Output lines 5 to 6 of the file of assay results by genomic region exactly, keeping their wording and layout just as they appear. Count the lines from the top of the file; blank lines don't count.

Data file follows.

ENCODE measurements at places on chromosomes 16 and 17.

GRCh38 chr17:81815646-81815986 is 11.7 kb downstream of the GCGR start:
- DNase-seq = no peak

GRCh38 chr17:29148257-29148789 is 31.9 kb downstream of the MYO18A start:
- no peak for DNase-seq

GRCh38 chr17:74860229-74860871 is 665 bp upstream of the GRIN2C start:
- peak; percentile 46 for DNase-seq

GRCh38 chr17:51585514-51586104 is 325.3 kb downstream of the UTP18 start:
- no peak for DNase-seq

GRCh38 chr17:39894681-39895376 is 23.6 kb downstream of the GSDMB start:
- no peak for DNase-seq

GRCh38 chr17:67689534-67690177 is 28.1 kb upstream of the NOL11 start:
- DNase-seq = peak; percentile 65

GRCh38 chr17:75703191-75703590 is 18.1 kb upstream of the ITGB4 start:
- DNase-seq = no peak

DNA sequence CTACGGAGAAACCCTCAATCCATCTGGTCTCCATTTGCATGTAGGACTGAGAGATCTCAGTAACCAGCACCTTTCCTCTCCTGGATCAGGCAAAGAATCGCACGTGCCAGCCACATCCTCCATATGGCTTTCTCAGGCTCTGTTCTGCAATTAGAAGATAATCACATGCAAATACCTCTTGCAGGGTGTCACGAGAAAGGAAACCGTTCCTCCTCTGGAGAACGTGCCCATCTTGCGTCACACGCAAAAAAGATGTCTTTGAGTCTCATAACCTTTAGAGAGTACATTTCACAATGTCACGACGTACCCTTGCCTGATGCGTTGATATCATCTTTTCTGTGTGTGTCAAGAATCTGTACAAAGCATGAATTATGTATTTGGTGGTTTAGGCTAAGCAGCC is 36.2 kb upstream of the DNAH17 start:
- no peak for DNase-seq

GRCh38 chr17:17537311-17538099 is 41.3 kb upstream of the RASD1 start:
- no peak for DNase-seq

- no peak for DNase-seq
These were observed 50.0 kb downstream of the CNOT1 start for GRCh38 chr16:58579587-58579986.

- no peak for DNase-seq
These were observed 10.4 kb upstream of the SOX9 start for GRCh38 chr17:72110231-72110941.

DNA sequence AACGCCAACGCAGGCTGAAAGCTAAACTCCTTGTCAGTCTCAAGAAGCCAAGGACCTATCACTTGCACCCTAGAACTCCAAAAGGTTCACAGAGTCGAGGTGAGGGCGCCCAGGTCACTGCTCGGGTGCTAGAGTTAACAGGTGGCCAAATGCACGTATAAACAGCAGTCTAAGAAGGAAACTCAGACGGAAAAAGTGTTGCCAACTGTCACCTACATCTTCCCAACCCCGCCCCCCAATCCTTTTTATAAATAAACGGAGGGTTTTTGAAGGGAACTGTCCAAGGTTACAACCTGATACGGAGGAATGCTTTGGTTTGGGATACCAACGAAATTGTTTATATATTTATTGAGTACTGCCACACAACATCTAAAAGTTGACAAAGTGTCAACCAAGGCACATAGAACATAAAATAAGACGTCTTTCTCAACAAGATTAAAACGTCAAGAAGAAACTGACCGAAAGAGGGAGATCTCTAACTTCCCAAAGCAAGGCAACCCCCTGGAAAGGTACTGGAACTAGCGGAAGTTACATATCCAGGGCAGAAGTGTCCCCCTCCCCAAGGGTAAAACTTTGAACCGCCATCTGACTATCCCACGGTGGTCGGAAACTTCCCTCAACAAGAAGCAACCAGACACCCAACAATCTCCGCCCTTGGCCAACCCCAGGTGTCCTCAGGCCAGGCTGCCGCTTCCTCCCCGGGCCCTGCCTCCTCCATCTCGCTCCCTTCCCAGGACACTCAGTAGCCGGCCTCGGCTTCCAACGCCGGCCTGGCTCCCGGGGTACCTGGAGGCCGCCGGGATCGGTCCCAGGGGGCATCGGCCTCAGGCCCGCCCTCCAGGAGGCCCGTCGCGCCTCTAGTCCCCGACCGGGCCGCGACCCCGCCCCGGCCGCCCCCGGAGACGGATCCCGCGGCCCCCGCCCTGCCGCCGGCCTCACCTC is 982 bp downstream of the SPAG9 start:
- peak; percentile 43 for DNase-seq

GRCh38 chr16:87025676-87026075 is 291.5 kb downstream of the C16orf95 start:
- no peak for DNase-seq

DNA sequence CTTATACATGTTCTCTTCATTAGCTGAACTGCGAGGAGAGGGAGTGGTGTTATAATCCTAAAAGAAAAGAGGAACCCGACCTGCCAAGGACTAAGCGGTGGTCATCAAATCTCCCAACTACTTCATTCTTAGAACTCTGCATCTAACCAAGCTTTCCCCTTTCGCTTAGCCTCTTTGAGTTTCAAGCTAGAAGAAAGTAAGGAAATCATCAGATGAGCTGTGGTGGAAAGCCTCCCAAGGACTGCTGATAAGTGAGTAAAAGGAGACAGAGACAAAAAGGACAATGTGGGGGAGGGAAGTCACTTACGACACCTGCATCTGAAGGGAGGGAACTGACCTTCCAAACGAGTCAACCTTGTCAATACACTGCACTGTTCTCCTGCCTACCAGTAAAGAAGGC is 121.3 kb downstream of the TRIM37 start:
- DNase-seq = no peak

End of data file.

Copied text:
- no peak for DNase-seq

GRCh38 chr17:74860229-74860871 is 665 bp upstream of the GRIN2C start: